Canada's health care "system" is comprised of 13 distinct provincial and territorial systems and additional federal programs. Responsibility for health care is shared between federal, provincial and territorial governments. The federal government holds responsibility for setting and administering national principles for the publicly funded Medicare system under the Canada Health Act, the provision of services to specific groups (First Nations people living on reserves, Inuit, Canadian Armed Forces, eligible veterans, inmates in federal prisons and some refugee claimants), and also for health protection and regulation (e.g., regulation of pharmaceuticals and medical devices), consumer safety, and disease surveillance and prevention. The provinces and territories are responsible for the administration and provision of health care services. Canada's health care systems reflect a mixture of public and private finance and delivery. Canadians have universal coverage for physician and hospital services through Medicare without financial, geographic or other barriers; however, since the administration of services is largely a provincial/territorial responsibility, there is variation across the country in the extent of public coverage for services outside the "Medicare basket," such as drugs prescribed outside of hospitals, long-term care, home care, mental health services and dental care. This patchwork of coverage for what is today largely viewed as necessary, essential care has contributed to inequities in access and outcomes geographically and across population sub-groups. These inequities are exacerbated by inadequate services in remote, rural and northern communities, growing income inequality, ongoing colonization, and systemic racism and discrimination.
Canada is among the highest spenders on health care in the Organisation for Economic Cooperation and Development (OECD). Canada's total health spending has trended upwards since 2015 and was expected to reach $265.5 billion in 2019, equivalent to 11.5% of gross domestic productReference 3. Spending on hospitals, physicians and drugs accounts for the majority of total health spending.
Despite comparatively high spending levels and high life expectancy relative to other countries, Canada's health system performance in key domains such as access, equity and health outcomes is considered low compared to 10 other countries in Commonwealth Fund surveysReference 4, and middling in the OECDReference 5. Long wait times and lack of timely access to publicly-funded care are long-standing challenges consistently identified by Canadians and a top priority for policy attention. Ensuring that all Canadians have access to primary health care was identified as a top priority for action in the 2019 federal Minister of Health Mandate Letter and was reenforced again in 2021Reference 6Reference 7. Wait times sparked constitutional challenges in 2005 and 2020 to Canada's restrictions on private financing for Medicare services. Both cases argued that allowing a two-tier, duplicative public-private health care system to develop would improve accessReference 8Reference 9. The most recent court ruling preserves the Canada Health Act principle that access must be based on need, not ability to pay, indicating that private pay for publicly funded Medicare services is not the solution to wait times in CanadaReference 9. Importantly, however, it acknowledged that individuals are subject to pain and deterioration when enduring wait times that exceed provincial guidelinesReference 9.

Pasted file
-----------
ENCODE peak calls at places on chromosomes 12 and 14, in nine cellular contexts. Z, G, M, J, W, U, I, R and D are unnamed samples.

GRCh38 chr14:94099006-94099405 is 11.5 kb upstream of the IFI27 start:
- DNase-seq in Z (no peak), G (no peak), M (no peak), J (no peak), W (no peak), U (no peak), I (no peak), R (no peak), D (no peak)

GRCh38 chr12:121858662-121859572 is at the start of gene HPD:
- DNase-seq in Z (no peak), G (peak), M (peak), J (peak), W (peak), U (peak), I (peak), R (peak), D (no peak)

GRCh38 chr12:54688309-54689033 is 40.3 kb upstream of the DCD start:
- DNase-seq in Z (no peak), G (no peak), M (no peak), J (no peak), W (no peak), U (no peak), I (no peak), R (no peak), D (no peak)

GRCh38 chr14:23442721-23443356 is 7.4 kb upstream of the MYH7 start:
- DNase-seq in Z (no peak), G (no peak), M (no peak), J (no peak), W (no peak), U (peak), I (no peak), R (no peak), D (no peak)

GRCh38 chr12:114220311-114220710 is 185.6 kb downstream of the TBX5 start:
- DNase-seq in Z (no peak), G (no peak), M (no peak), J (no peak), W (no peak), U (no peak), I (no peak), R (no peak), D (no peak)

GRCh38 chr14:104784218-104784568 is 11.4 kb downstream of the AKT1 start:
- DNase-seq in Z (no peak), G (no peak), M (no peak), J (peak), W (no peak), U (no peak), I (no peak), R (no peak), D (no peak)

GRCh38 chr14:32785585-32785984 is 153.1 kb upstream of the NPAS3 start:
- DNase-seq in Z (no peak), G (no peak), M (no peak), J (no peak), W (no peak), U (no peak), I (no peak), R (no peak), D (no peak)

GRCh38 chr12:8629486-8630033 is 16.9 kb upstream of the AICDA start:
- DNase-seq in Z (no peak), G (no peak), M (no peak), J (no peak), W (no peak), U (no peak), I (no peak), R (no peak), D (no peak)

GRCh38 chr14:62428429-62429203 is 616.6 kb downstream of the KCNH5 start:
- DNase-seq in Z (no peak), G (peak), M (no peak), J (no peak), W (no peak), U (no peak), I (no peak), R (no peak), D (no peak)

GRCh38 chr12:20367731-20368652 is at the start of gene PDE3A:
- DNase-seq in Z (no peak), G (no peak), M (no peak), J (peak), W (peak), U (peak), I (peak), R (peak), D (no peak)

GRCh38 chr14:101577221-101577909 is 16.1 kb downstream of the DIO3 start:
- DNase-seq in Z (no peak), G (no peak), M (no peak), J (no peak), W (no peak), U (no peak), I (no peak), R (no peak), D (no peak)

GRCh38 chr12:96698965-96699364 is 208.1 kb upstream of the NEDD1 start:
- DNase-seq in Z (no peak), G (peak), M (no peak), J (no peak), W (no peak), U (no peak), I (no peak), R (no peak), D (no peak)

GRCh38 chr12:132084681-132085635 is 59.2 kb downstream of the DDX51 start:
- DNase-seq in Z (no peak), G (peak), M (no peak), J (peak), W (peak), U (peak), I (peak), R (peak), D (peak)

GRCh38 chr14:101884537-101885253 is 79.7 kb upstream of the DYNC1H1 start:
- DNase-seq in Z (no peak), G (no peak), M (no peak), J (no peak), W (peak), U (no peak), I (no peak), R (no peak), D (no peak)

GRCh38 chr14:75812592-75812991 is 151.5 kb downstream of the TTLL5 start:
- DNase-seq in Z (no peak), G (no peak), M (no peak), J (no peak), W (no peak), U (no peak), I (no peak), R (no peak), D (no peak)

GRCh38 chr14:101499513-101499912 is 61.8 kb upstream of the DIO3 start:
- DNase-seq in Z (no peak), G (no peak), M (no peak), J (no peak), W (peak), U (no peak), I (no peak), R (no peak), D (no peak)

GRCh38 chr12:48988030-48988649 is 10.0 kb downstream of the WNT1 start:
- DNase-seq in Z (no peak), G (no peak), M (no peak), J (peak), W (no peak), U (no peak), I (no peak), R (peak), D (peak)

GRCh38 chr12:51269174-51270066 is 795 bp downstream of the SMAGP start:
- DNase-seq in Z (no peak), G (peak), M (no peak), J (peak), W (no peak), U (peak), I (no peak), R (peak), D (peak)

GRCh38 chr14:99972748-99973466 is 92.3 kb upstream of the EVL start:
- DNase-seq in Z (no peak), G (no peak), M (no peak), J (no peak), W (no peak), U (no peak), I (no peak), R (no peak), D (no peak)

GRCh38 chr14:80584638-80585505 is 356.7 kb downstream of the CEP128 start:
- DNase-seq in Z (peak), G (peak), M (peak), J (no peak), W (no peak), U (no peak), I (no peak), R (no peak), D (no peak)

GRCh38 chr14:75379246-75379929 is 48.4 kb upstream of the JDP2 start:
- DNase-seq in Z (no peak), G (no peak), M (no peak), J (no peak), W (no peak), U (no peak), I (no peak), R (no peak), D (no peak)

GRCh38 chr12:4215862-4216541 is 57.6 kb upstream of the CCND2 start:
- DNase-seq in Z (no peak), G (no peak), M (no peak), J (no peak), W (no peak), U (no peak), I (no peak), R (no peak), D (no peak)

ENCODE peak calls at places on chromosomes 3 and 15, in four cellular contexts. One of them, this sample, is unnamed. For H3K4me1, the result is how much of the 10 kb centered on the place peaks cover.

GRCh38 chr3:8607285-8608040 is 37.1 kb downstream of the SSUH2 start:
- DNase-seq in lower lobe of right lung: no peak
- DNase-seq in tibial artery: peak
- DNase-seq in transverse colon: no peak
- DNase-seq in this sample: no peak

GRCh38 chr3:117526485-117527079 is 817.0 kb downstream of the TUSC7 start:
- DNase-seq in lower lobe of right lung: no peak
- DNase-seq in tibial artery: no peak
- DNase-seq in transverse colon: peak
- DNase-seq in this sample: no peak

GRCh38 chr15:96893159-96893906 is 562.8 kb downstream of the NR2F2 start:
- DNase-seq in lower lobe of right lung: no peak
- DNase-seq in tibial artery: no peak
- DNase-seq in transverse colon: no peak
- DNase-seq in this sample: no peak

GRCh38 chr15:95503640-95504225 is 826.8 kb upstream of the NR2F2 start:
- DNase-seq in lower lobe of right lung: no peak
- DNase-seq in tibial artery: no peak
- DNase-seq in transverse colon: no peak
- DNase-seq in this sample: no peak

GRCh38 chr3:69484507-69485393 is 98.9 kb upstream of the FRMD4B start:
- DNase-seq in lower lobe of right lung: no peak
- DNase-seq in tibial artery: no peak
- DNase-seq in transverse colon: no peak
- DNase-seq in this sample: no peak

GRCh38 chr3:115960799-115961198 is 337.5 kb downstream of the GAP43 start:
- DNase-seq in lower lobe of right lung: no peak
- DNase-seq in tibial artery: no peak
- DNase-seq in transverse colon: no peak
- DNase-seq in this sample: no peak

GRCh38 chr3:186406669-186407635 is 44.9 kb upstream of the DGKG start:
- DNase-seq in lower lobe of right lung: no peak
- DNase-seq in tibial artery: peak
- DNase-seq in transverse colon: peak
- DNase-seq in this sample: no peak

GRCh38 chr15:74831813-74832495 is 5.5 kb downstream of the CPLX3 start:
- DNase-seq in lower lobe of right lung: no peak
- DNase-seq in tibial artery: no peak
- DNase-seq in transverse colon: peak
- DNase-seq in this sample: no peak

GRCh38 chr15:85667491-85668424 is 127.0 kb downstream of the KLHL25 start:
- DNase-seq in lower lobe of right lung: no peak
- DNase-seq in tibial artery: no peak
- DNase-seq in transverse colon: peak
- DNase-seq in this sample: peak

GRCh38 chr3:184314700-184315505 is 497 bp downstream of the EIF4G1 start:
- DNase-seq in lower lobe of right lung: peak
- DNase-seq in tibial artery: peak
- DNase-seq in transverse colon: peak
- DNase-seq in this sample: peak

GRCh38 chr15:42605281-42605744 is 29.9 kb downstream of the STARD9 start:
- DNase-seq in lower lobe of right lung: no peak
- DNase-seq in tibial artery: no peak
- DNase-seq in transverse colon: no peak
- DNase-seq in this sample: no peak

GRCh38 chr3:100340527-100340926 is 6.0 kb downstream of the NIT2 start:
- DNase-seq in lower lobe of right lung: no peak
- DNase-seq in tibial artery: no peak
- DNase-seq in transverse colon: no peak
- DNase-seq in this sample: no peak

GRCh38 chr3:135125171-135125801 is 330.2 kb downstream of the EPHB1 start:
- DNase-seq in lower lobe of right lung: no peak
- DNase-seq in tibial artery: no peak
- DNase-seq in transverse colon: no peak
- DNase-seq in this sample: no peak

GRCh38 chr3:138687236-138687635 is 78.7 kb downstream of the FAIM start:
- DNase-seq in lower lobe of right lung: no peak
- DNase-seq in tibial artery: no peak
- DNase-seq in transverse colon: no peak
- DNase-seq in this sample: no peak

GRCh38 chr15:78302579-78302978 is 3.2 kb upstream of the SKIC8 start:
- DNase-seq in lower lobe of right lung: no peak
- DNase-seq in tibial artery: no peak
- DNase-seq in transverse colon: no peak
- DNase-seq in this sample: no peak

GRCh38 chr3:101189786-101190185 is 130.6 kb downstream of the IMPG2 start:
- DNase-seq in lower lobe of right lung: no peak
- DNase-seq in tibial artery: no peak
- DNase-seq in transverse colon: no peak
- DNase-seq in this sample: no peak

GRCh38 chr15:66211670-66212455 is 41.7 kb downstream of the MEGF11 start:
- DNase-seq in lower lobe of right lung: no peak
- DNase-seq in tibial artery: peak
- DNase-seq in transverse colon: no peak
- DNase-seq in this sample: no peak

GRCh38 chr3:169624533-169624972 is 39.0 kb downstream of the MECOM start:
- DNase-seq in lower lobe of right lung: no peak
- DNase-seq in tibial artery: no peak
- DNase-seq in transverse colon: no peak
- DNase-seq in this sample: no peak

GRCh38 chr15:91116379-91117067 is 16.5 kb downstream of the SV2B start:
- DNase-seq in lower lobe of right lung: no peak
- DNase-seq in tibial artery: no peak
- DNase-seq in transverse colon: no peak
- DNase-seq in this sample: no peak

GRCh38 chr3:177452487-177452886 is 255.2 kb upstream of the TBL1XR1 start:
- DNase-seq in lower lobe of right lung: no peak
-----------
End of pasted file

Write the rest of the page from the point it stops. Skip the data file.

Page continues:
Spending trends, financial pressure on provincial budgets, sub-optimal performance and outcomes, and Charter challenges against Canada's Medicare system create an impetus for transformational change in how Canadian health care services are financed, organized, managed, and delivered. The coronavirus disease 2019 (COVID-19) pandemic has accelerated this transformation imperative with its profound impact on people, societies and health care systems worldwide. In Canada, the COVID-19 pandemic exposed fault lines in the health and health care delivery systems, notably in the long-term care sector and overall system preparedness, plus it exacerbated and illuminated longstanding socioeconomic and ethnoracial divides. COVID-19 has put a spotlight on the necessity to re-evaluate and transform care delivery in Canada to create resilient, inclusive health care systems that improve health and well-being for allReference 10Reference 11.
The role for health services and policy research to provide leading-edge input to inform health care system transformation is clear: research investments must be made in areas of high need, where there are gaps in evidence, and where there is potential to positively impact the lives of people, the health of populations and the performance of the health system. The CIHR Institute of Health Services and Policy Research (IHSPR) is committed to working with partners across the country and internationally to achieve this aim.